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2nd tranche of Arkansas assembly line executions: TODAY, on
Mon Apr 24, 2017 15:16


Disabled Jack Jones and Marcel Williams is scheduled to be executed in Arkansas* on April 24th, 2017

* It’s in the lovely state of Arkansas where Bill Clinton killed a black man to become President
The Death of Ricky Ray Rector

How the execution of a mentally ill black man delivered Bill Clinton into the Oval Office.
THE 1992 CAMPAIGN: Death Penalty; Arkansas Execution Raises Questions on Governor's Politics

The womb he crawled from is still going strong (The Resistible Rise of Arturo Ui) - Der Schoß ist fruchtbar noch, aus dem das Kroch (Brecht)

Arkansas executes first inmate in 12 years, more lethal injections to come before drug expires

Arkansas Governor William Asa Hutchinson & Arkansas Attorney General Leslie Rutledge

2nd tranche of Arkansas assembly line executions: TODAY, on April 24th, 2017

Disabled Death Row Inmates Jones, Williams Denied Motions for Preliminary Injunctions

LITTLE ROCK, Ark. - Legal proceedings ahead the remaining scheduled executions are beginning to stir.

District Judge Kristine Baker denied Thursday the motions for preliminary injunctions filed by Inmate Jack Jones and Inmate Marcel Williams in their claims that the drug midazolam will not work on them due to their obesity.

Jones and Williams are both scheduled to be executed Monday, April 24.

The court determined that the evidence presented in the hearings fell short of demonstrating a significant possibility that the Arkansas protocol is ‘sure or very likely’ to cause severe pain and needless suffering. Therefore, the motions were denied.
Arkansas prepares for 1st double execution in US since 2000
Judge Declines to Block Executions of 2 Arkansas Inmates

New Report: Prisoners on Arkansas’s Execution List Defined By Mental Illness, Intellectual Disability, and Bad Lawyering

… Marcel Wayne Williams

By the time Marcel Williams was nine or ten, he was the victim of sexual abuse. His mother presented him to her adult friend as a sexual partner so that the family could live in her house.[34] By the time he was twelve, Marcel’s “mother was routinely pimping him. . . . in exchange for food stamps, for food, for a place to stay. . . . to women in their twenties, thirties, and forties. He [wa]s twelve, thirteen, fourteen years old.”[35] While serving time in an adult prison as an adolescent, Marcel also was violently gang-raped by three people.[36]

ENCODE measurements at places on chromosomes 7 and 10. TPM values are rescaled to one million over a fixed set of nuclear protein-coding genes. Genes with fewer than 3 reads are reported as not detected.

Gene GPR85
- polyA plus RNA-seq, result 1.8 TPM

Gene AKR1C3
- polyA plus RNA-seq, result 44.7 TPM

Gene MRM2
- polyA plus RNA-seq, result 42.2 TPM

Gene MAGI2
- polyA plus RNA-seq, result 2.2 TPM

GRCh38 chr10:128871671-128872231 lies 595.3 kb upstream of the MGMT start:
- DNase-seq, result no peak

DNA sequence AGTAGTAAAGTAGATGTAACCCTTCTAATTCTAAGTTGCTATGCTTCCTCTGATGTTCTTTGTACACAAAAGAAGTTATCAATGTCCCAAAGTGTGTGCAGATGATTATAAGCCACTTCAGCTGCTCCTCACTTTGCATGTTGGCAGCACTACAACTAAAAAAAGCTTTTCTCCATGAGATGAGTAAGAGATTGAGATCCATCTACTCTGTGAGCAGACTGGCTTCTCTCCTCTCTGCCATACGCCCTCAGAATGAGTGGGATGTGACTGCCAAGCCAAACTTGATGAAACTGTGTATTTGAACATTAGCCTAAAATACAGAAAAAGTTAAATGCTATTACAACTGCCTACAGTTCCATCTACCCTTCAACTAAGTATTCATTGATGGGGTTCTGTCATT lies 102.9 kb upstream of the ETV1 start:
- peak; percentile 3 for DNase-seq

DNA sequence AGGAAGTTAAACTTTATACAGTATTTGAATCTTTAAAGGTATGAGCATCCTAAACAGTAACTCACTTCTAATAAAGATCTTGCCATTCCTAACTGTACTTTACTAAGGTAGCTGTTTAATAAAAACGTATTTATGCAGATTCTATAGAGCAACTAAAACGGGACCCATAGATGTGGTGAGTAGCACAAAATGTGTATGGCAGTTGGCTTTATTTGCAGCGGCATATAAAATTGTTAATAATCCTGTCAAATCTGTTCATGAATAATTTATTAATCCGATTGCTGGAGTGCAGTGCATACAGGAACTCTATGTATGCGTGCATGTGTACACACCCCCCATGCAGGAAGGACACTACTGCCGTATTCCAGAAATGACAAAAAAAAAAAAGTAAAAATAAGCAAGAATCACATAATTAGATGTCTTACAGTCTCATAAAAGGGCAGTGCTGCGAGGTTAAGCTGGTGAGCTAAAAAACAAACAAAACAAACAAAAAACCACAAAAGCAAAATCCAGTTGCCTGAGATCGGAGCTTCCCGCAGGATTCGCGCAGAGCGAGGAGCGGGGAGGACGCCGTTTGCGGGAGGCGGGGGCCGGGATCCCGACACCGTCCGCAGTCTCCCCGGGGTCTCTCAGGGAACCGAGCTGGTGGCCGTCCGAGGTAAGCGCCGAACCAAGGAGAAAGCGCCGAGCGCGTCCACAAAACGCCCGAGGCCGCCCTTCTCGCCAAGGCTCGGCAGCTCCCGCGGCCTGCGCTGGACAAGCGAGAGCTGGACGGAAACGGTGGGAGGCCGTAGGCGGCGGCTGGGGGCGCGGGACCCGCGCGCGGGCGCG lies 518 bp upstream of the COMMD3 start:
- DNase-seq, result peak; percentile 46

His mother–described by an expert as “catastrophically unfit” to be a parent–also physically abused him in “unrelenting” and “savage” ways.[37] According to Marcel’s sister, his mother beat him “almost every day” and “usually used a belt or switch.”[38] “When it was real bad, she used an extension cord.”[39] One time, according to his cousin, his mother “got a pot and put water in it and put extension cords in it to boil them, then she took them out and went into the room and started to beat Wayne.”[40] His cousins “could hear him screaming, and after a while [] saw him run out of the room and through the house, naked, and out into the backyard [and] [h]e had gashes and he was bleeding.”[41] Another time, she used an electric coil to burn him.[42] He also was stabbed after defeating an older kid in a craps game.[43]

He grew up in crushing poverty. His house was full of roaches and rodents and the utilities were often turned off.[44] At times, Marcel and his sister literally did not have shoes to wear.[45]

A federal judge found this evidence extremely compelling and reversed Marcel’s death sentence after finding that his trial attorneys provided ineffective assistance of counsel because they failed to present this information to a jury. The federal appellate court reinstituted the death sentence, however, finding that for procedural reasons, Marcel should never have received a hearing in the first place.